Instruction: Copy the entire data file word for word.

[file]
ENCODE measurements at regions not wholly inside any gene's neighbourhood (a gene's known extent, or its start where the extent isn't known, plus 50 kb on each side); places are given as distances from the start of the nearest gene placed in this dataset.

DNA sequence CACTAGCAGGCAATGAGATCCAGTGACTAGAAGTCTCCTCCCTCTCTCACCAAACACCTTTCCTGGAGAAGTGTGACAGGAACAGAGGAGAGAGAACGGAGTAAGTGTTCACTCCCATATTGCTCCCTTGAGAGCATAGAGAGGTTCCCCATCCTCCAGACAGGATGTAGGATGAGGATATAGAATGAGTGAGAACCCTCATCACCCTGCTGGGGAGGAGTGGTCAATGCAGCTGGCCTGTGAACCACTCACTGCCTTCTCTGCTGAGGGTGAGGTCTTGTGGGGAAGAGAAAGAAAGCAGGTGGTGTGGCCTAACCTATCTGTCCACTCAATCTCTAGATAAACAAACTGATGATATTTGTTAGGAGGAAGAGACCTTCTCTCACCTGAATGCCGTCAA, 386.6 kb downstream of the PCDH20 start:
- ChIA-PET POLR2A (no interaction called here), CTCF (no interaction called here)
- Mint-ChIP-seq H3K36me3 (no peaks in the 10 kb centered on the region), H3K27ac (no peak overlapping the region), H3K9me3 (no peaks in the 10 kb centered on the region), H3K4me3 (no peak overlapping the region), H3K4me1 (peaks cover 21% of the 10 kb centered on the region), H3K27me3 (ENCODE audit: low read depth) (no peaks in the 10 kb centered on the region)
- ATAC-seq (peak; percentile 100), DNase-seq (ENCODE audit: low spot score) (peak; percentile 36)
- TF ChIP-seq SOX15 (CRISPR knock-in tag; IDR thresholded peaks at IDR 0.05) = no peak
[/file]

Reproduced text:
ENCODE measurements at regions not wholly inside any gene's neighbourhood (a gene's known extent, or its start where the extent isn't known, plus 50 kb on each side); places are given as distances from the start of the nearest gene placed in this dataset.

DNA sequence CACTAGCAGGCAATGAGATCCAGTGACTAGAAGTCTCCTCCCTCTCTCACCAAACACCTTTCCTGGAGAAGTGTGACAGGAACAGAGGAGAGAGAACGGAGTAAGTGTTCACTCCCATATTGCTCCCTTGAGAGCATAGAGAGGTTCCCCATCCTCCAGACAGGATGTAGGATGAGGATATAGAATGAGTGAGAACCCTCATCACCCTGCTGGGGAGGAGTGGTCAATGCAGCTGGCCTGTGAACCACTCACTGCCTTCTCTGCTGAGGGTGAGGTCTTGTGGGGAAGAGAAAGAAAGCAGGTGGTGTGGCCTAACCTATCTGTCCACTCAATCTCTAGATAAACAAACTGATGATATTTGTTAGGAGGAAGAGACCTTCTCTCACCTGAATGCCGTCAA, 386.6 kb downstream of the PCDH20 start:
- ChIA-PET POLR2A (no interaction called here), CTCF (no interaction called here)
- Mint-ChIP-seq H3K36me3 (no peaks in the 10 kb centered on the region), H3K27ac (no peak overlapping the region), H3K9me3 (no peaks in the 10 kb centered on the region), H3K4me3 (no peak overlapping the region), H3K4me1 (peaks cover 21% of the 10 kb centered on the region), H3K27me3 (ENCODE audit: low read depth) (no peaks in the 10 kb centered on the region)
- ATAC-seq (peak; percentile 100), DNase-seq (ENCODE audit: low spot score) (peak; percentile 36)
- TF ChIP-seq SOX15 (CRISPR knock-in tag; IDR thresholded peaks at IDR 0.05) = no peak